Window on the World - Bulgaria

We are mission partners in Shumen, a town in North East Bulgaria, and have been here in total for about thirteen months. The American Methodist church sent the first Methodist missionary, Dr Albert Long, in the late 1880s and Methodism in Bulgaria developed steadily until the communist era (1946 to 1990). Then many pastors were arrested and tortured as the communists wanted to snuff out belief in God. We have heard accounts from older people who remember this time and tell of church services where 'informers and spies' were in the congregation. Preachers were replaced with 'watered down preachers' who were not necessarily Christians. We may grumble in the British Methodist Church, but we should remember how things have been for other Christians in parts of the world under the communist regime.

At the end of the communist regime in Bulgaria in1991 only five Methodist pastors were still alive. Slowly but surely the Methodist church re-emerged (though being a Protestant church, having to apply for registration was made more difficult by the heavy bureaucracy which is a part of life here). Bulgaria's dominant church is the Orthodox Church (again reflecting the tie to Russia?) and they appear to have a lot of influence within the government and in the society and culture as a whole. About 85% of the population claims to be Orthodox, but nowhere near these numbers regularly attend church. There are now about fifteen Methodist churches in the country with about 35 different congregations. For example some churches have Bulgarian, Armenian and Turkish speaking congregations. There are also a few Roma (gypsy) Methodist churches mainly around the Black sea areas of Varna, Stara Oryahova and Burgas. Christians in Bulgaria are eager to read and study the Bible.

In Bulgaria we have already experienced a great deal. Shumen is an American style church; the United Methodist Church in America and parts of Europe provides a lot of sponsorship links with most of the Methodist churches here. There are approximately 45 people who come to the church in Shumen, opposite which is a social centre and hospice formed and managed by a working group from a Methodist church in Germany. We help with the social kitchen - which to us is really 'Christ in love and action'. Every weekday the centre provides free food for around a hundred people who come in to collect food. Many are pensioners and some are unemployed. Pensioners who come to the kitchen (or ‘Lord’s table’ as it translates) are on pensions of an average of 40 leva per month (roughly £14).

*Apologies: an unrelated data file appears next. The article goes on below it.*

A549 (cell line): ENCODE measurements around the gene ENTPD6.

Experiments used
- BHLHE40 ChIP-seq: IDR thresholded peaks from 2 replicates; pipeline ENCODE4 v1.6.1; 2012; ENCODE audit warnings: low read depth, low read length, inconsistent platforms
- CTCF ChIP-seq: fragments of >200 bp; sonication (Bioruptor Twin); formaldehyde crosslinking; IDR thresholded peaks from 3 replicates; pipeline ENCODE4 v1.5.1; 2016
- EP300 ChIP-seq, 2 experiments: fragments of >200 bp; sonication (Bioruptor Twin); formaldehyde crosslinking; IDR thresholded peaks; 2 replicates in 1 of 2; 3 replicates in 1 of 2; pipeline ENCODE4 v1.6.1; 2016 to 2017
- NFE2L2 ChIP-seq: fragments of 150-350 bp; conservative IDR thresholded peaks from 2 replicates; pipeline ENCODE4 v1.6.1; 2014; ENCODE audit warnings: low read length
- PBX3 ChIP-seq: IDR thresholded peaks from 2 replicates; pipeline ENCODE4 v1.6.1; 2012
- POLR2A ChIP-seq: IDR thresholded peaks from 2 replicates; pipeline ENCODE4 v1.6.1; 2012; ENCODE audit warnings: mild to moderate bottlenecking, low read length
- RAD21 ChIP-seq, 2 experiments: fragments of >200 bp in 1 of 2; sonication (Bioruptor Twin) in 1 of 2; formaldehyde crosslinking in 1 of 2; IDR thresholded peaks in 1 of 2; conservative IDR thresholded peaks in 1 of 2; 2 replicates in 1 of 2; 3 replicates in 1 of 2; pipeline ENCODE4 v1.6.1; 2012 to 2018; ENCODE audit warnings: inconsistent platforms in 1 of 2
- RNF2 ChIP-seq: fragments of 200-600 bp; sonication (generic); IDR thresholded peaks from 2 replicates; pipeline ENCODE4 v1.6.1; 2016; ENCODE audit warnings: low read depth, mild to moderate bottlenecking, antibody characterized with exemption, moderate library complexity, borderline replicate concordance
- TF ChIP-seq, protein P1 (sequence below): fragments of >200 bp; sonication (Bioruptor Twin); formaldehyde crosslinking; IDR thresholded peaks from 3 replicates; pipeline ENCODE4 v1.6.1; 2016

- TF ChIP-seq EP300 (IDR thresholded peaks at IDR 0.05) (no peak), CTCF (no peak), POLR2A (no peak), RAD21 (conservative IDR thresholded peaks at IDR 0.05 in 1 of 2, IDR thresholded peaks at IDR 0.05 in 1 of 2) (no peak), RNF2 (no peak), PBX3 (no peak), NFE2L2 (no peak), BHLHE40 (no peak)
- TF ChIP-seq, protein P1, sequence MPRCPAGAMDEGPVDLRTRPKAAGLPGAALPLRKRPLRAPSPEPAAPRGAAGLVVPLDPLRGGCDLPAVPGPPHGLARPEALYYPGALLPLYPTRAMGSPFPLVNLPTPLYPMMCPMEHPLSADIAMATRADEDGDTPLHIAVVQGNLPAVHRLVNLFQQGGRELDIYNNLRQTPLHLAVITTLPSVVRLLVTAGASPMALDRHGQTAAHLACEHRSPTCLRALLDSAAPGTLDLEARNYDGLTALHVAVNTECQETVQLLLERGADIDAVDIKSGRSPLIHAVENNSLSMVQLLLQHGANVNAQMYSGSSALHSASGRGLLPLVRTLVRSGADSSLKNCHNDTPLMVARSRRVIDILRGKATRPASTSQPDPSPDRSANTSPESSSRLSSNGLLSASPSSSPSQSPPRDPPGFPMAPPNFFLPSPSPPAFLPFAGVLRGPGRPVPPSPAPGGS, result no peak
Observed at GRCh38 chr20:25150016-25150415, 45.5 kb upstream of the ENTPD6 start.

Since October 2004 about thirty children aged 7-9 (nearly all of them from Roma families) come from a nearby school into the centre for lunch. We help to serve food and talk with them as best we can (because the language, from the Slavonic Cyrillic language, is not easy!). We also go into the school most Friday mornings to play games and sing Bulgarian and English songs! This is not as easy as it sounds because of the communist style presence that still lingers in the country as a whole - institutions can be a little suspicious of foreigners, particularly religious groups. We are thankful to have this little time with the children because sadly the Roma community suffer a lot of prejudice. We hope the link with these noisy but lovely children can continue.

We also went to the Roma Pentecostal church in the 'Gypsy Quarter' of the town. It was a cold, basic building with a log burner but full with about 150 people; the atmosphere and worship was fantastic. The Roma community appear very open to the Christian message. Recently a UN-backed initiative called ' 2005-2015 Decade of Roma Inclusion 'was launched in Sofia, Bulgaria with heads of state and Prime Ministers of some of the Balkan countries. We spoke to a young Roma lady from a Pentecostal church who is a teachers’ assistant to the children that come for lunch to the Methodist church social kitchen. She was a little sceptical of how much impact this initiative would have in her community. She told us that locals regard the school children (and the Roma community as a whole) as ‘bad dirt’, but she said three words that have stayed with us: Bog obicha treax (God loves them). Yes, God loves them! Maybe we should all remember that, whether it’s Roma people or asylum seekers in any country.

After a year or so here we see Bulgaria as a country of contrasts. Some parts of Sofia (the capital) have facilities that are similar to those of cities in Western Europe, and resorts on the Black Sea coast are full of McDonalds, KFCs and resort entertainment that attracts many British holidaymakers every summer. On the other hand, many towns and regions are dreary and grey with high unemployment and communist factories standing empty. Some older people we have spoken to tell us they would probably welcome communism back because 'though you didn't have a lot, you had enough'. Many young to middle-aged people, however, are happier with democracy. Young people are learning English, Spanish and German as they do not see many prospects for their future in Bulgaria, though they are hopeful that when Bulgaria joins the EU (probably in 2007) the economy will improve.

One word stands out for us: hospitality. Like many other Balkan countries, Bulgarian people regardless of their status are so friendly and hospitable. They love to offer gifts, be it knitted shoes, pumpkins or grapes.

Please pray for

  • The Methodist Church in Bulgaria as it strives to rise above bureaucracy and suspicion (many Bulgarians regard Methodism as a sect).
  • The social kitchen and hospice in Shumen, for strength and wisdom in all decisions.
  • For the Roma community in Bulgaria.
  • For the old and vulnerable.
  • For the children in orphanages.
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